Illustration by Giacomo Gambineri

Employees: 42
Clicks last month: 7 billion
Lesson: Geopolitics doesn’t matter in tech—until it does.

“I expected that the social web was going to redefine the way traffic moved,” says John Borthwick, creator of URL-shortening service Bitly. “But when it really happens? You’re like, Oh, shit! Because it basically redefined the way people need to think about web pages.”

Short links are convenient for posting to Twitter—condensing unwieldy URLs into something more tweetable, if also a bit harder to parse—but if you’re wondering how an ad hoc auxiliary function to a business whose profitability is an open question could generate around $30 million in funding, you’re right to be skeptical. Like so much on the social web, Bitly’s real business isn’t in what most people see it do but in analyzing the information it harvests from the users it attracts by doing it. Some of Bitly’s navigation data is openly available; anyone can find how many people clicked on a given link, where they were sitting, and when. But working for companies like Amazon and the New York Times, Bitly’s data scientists and engineers have begun to figure out how traffic that moves in swarms, not lines, can aggregate into trends and when a trend is ready to “burst.” The focus is not so much on a publisher’s content but on its audience—and where else that audience might swarm to or from. “We can’t see into tomorrow or next week yet,” explains CEO Mark Josephson, who has shortened his own e-mail address to a single letter. “But we’re getting fairly accurate at saying, ‘In the next several hours, here’s what’s starting to move.’ ”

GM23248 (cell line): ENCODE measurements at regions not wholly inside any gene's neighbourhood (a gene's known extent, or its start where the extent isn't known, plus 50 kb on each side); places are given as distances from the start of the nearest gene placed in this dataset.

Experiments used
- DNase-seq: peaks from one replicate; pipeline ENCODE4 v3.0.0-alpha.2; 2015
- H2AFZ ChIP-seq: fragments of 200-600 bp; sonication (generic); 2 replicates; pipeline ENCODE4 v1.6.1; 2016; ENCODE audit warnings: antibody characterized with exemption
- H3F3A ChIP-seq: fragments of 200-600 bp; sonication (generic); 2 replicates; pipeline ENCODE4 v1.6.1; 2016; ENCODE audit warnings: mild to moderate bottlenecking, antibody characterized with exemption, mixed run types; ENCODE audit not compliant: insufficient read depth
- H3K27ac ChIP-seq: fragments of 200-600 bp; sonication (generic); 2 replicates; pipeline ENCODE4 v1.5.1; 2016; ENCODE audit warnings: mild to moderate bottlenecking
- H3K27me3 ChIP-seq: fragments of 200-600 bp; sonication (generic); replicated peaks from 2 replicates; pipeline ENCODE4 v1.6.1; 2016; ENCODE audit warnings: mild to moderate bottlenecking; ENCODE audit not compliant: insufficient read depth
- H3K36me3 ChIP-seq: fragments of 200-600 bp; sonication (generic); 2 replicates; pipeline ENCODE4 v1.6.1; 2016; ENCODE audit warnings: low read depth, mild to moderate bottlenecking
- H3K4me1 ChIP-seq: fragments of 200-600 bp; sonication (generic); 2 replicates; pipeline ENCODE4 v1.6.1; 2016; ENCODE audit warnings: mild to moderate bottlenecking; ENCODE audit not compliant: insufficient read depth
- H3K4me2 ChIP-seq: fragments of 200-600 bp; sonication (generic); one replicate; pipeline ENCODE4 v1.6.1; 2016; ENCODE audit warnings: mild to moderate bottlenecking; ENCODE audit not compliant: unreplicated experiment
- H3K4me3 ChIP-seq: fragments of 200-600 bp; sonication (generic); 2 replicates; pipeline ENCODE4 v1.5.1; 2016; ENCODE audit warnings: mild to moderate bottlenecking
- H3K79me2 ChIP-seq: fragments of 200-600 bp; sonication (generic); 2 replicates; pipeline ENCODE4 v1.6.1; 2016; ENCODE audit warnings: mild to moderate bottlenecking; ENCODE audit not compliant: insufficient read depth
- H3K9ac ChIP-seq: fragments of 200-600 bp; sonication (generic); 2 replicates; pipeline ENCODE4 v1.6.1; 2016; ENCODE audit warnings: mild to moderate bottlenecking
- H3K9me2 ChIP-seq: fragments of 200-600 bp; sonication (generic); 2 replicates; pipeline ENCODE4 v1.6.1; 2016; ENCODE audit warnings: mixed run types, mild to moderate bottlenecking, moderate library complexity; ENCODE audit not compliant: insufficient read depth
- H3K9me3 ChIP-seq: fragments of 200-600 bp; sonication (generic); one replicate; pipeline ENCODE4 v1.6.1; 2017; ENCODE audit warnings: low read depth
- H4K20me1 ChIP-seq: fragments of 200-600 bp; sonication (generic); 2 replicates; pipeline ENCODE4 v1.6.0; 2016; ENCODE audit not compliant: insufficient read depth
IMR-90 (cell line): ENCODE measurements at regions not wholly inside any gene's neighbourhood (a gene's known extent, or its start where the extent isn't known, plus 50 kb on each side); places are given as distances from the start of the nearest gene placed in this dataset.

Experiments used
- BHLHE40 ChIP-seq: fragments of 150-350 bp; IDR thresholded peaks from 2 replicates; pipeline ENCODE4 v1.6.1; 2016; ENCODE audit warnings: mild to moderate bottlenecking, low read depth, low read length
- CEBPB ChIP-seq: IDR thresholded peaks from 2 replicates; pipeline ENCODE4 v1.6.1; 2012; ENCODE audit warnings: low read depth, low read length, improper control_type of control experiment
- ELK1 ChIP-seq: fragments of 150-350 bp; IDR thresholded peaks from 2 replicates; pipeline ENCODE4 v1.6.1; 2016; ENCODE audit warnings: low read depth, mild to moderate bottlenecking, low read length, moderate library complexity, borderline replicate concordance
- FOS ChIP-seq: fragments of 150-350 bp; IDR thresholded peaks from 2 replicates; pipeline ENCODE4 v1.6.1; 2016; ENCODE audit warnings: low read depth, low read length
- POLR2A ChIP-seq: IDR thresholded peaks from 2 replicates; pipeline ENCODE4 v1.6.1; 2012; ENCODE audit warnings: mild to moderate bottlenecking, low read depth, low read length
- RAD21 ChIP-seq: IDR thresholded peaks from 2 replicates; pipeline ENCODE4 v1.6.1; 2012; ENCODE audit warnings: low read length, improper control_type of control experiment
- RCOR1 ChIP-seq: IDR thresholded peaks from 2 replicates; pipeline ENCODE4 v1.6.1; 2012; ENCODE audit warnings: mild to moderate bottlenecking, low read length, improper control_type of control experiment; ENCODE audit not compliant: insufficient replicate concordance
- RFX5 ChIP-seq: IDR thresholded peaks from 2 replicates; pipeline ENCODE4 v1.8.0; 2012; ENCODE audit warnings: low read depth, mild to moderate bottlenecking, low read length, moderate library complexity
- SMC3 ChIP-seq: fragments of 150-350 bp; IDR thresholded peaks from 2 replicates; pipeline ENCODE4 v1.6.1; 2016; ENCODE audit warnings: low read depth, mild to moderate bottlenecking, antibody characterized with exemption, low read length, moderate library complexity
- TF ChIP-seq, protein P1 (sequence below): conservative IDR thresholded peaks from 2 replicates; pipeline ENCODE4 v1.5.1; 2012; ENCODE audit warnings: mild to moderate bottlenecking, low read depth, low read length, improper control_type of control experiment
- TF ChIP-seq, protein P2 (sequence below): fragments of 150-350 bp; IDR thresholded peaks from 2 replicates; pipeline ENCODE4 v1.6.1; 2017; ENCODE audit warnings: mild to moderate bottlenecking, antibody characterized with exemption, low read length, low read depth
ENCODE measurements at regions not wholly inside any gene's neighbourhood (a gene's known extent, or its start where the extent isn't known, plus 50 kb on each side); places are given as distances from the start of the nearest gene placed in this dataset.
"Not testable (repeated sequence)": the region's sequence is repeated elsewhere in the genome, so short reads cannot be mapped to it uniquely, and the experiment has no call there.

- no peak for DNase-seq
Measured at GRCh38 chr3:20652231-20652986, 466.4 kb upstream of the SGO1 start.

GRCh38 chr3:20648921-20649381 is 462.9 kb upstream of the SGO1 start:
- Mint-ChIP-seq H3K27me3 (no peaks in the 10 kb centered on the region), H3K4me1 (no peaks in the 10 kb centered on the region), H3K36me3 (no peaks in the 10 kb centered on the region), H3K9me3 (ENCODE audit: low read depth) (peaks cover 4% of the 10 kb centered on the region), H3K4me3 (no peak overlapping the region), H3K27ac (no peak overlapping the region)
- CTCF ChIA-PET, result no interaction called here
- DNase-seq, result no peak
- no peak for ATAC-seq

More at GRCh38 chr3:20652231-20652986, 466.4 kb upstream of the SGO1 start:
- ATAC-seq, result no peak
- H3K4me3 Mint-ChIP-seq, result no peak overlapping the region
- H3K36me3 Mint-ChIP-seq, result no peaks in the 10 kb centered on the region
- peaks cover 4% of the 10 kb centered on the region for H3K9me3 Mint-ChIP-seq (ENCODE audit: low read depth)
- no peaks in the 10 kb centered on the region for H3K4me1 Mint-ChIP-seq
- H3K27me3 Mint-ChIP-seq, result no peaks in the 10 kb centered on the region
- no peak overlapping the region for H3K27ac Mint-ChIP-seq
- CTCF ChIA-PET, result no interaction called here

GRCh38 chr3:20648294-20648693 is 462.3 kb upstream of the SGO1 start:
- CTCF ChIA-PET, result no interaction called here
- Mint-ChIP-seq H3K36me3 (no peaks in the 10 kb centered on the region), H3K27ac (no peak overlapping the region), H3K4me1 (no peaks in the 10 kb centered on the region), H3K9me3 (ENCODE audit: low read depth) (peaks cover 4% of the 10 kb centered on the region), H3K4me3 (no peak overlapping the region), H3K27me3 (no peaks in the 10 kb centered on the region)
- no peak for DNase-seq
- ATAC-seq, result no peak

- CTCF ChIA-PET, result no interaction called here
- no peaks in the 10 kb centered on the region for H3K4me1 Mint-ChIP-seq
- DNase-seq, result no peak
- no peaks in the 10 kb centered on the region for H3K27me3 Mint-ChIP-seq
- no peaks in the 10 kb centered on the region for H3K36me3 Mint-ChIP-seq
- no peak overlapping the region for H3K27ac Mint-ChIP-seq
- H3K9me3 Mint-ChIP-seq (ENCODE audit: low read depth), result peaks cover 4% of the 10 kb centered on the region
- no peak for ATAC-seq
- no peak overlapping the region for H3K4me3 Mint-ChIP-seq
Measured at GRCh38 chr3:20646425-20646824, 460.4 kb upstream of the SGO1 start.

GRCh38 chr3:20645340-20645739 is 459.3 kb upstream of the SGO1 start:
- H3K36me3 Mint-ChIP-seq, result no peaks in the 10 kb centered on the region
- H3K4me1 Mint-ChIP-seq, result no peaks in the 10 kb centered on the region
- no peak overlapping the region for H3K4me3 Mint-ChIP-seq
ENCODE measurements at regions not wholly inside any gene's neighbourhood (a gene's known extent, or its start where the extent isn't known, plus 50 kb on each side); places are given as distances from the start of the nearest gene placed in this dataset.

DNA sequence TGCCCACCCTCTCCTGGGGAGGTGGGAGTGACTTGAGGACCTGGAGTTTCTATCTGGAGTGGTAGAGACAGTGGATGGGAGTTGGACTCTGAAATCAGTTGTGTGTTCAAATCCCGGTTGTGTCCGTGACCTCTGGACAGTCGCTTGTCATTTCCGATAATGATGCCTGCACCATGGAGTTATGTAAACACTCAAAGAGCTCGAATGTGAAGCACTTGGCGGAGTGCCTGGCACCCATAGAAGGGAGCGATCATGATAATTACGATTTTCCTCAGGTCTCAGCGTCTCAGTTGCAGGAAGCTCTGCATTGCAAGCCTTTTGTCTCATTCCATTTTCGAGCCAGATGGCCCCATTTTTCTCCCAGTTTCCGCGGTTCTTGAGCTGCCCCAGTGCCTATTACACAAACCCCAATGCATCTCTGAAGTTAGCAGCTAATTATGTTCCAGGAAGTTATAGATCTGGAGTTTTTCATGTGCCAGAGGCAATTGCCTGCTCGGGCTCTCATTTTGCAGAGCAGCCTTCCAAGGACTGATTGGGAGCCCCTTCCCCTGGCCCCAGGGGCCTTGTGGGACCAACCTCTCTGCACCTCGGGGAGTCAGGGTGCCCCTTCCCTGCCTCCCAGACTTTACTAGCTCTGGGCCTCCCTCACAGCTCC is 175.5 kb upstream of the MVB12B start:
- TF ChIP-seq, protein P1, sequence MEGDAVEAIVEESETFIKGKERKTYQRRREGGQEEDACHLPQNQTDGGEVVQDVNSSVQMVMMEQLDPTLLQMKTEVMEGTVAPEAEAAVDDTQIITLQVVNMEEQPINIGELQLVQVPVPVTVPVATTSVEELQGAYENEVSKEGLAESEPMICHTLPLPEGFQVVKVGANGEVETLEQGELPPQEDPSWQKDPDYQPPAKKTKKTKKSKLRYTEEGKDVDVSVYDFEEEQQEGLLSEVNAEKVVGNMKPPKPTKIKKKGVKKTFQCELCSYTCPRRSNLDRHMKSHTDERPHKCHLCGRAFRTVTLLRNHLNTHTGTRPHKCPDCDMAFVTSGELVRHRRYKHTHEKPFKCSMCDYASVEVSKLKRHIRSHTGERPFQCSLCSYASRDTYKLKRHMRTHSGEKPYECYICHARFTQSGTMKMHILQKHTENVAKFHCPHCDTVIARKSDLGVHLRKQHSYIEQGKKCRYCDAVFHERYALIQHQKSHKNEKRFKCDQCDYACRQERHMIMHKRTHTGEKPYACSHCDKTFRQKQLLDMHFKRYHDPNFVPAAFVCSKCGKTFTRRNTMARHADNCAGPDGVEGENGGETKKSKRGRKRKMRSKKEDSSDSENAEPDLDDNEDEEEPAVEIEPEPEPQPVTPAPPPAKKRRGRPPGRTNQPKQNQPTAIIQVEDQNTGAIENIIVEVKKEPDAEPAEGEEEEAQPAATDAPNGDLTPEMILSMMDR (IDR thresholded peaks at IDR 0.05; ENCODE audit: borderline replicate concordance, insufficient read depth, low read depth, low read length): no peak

Bitly started out in 2008 as­—the company registered a Libyan domain name to take advantage of the web convention that gave En­glish-language sites hosted there coincidentally adorable, adverbial URLs. Then, in 2011, the country fell into a not especially adorable civil war. Concerns about a potential service disruption proved unfounded (a big chunk of Libya’s servers are in Europe and the U.S.), but—like Mitt Romney and Nancy Pelosi, who both abandoned .ly sites developed for their 2012 campaigns—Borthwick thought it best to avoid any political controversy and changed the top website to, preserving as merely a subdomain. By that point, it was one of 20,000 subdomains the company was running.